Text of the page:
Against righthanders, the change-up is a killer pitch. Hamels used the change 34 percent of the time most of the year and 40 percent of the time in September and October after adding the two-seamer. He threw it for strikes 73 percent of the time, and batter swung and missed at 23 percent of the change-ups he saw, particularly when he located it anywhere from thigh-high down to the shoe tops. He tended to throw the change-up down and away but wasn’t afraid to come inside with it, either. Even when right-handed hitters made contact, they didn’t have much luck. They pounded the ball into the ground to the left side of the infield. The pitcher, catcher, shortstop, and third baseman fielded 77 ground balls out of 202 change-ups put in play. Righthanders managed only a .277 average and .403 slugging when they put the change-up in play (including three home runs).
His third pitch is a 75-mph curveball, which he threw to lefthanders 19 percent of the time April-August and 15 percent of the time thereafter. He doesn’t have particularly good command of the curve, missing the zone 46 percent of the time. He did get some swings and misses down and away, but if he got it across the middle of the plate, the left-handed hitters feasted on it, the tune of a .400 average and .840 slugging on balls in play. The curveball is not a plus pitch for Hamels against hitters from the same side.
To righties, he threw the curveball 12 percent of the time most of the year and 10 percent of the time in September-October. He had poor control, throwing only 51 percent strikes and often missing way up out of the zone. He didn’t get many swings and misses–only six percent of curves, but he had better results on balls in play. He didn’t allow a home run on 16 fly balls hit off the curve, and 15 of 16 ground balls were turned into outs. That probably shows a little bit of good luck on balls in play, which contributed to a nice .213 average and .255 slugging allowed on the curveball to right-handed hitters.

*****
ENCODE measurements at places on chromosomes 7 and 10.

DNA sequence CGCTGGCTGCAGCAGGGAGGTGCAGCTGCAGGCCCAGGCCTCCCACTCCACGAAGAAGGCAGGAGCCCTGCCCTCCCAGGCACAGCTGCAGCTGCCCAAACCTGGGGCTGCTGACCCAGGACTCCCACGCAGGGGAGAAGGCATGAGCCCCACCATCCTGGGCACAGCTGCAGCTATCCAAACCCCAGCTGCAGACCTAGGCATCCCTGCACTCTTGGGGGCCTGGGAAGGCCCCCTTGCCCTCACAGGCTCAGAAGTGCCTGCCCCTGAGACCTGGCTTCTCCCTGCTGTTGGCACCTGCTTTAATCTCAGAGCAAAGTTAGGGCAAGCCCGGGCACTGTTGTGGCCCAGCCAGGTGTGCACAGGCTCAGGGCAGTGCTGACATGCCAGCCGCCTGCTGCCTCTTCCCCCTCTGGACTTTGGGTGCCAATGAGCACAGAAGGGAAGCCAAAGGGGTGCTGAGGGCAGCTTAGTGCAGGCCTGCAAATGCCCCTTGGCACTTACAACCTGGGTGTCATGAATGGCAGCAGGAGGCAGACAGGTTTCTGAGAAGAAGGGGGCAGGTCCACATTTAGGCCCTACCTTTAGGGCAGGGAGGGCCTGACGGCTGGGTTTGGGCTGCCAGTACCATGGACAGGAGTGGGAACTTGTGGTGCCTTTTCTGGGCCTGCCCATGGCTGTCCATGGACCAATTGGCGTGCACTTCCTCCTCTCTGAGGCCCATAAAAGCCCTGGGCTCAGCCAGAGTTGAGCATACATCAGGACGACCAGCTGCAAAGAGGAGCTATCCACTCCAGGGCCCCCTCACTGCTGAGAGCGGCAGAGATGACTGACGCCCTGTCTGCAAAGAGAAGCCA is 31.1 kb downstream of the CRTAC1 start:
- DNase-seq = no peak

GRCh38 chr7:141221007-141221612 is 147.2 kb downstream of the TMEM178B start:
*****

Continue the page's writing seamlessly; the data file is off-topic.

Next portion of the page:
Finally, we come to his fourth pitch. What, you didn’t know Cole Hamels had four pitches? I didn’t either, until I noticed something peculiar in the data from September and October as I was double-checking to make sure I had correctly differentiated all the fastballs from change-ups. Beginning September 13 against the Brewers, Hamels introduced a two-seam fastball, a 89-mph pitch that tails by half a foot more and drops a couple inches more compared to his four-seamer. He might have thrown it once or twice before September 13, but it’s been a regular offering since then. If he could or would throw the pitch for strikes more often, I suspect it would be a fairly effective weapon for him against lefties.
Against lefthanders, he has used the new two-seamer 15 percent of the time. However, he has mostly stayed off the plate inside with the pitch, throwing it for strikes only 47 percent of the time. Balls in play comprise a pretty small sample size, but he’s gotten four ground ball outs and allowed one line drive double to left-handed hitters on the two-seam fastball. Two of those ground ball outs were by Carlos Pena and Prince Fielder into the right-side infield overshift.
Against righthanders, he has only used the two-seam fastball 16 times, or 3 percent of his pitches since adding the new pitch to his game-day arsenal. Half of those missed as balls, and three were put in play: a double, a fly out, and a ground out.
So that’s the short story on Phillies ace Cole Hamels–pretty good fastball, killer change-up, mediocre curveball, somewhat prone to the home run, and trying out a new two-seamer.
P.S. For a great article on Cole Hamels, try this one by Michael Bamberger at SI.